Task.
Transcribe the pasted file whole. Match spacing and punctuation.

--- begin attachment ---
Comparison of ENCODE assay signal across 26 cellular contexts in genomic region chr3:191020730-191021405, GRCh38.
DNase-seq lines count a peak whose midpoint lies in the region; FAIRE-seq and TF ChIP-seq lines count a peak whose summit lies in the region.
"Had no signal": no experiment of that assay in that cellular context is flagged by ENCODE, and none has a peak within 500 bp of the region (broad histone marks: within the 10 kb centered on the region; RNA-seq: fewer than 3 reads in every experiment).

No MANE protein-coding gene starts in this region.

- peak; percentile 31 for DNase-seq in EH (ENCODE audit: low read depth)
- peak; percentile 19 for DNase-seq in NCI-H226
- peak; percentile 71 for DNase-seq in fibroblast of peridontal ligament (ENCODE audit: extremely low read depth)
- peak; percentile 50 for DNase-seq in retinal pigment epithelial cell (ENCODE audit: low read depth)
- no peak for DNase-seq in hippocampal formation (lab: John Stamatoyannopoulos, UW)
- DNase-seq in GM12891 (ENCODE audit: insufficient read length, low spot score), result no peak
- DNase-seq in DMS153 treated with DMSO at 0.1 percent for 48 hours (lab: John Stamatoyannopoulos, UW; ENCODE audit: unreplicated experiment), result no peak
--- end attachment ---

Comparison of ENCODE assay signal across 26 cellular contexts in genomic region chr3:191020730-191021405, GRCh38.
DNase-seq lines count a peak whose midpoint lies in the region; FAIRE-seq and TF ChIP-seq lines count a peak whose summit lies in the region.
"Had no signal": no experiment of that assay in that cellular context is flagged by ENCODE, and none has a peak within 500 bp of the region (broad histone marks: within the 10 kb centered on the region; RNA-seq: fewer than 3 reads in every experiment).

No MANE protein-coding gene starts in this region.

- peak; percentile 31 for DNase-seq in EH (ENCODE audit: low read depth)
- peak; percentile 19 for DNase-seq in NCI-H226
- peak; percentile 71 for DNase-seq in fibroblast of peridontal ligament (ENCODE audit: extremely low read depth)
- peak; percentile 50 for DNase-seq in retinal pigment epithelial cell (ENCODE audit: low read depth)
- no peak for DNase-seq in hippocampal formation (lab: John Stamatoyannopoulos, UW)
- DNase-seq in GM12891 (ENCODE audit: insufficient read length, low spot score), result no peak
- DNase-seq in DMS153 treated with DMSO at 0.1 percent for 48 hours (lab: John Stamatoyannopoulos, UW; ENCODE audit: unreplicated experiment), result no peak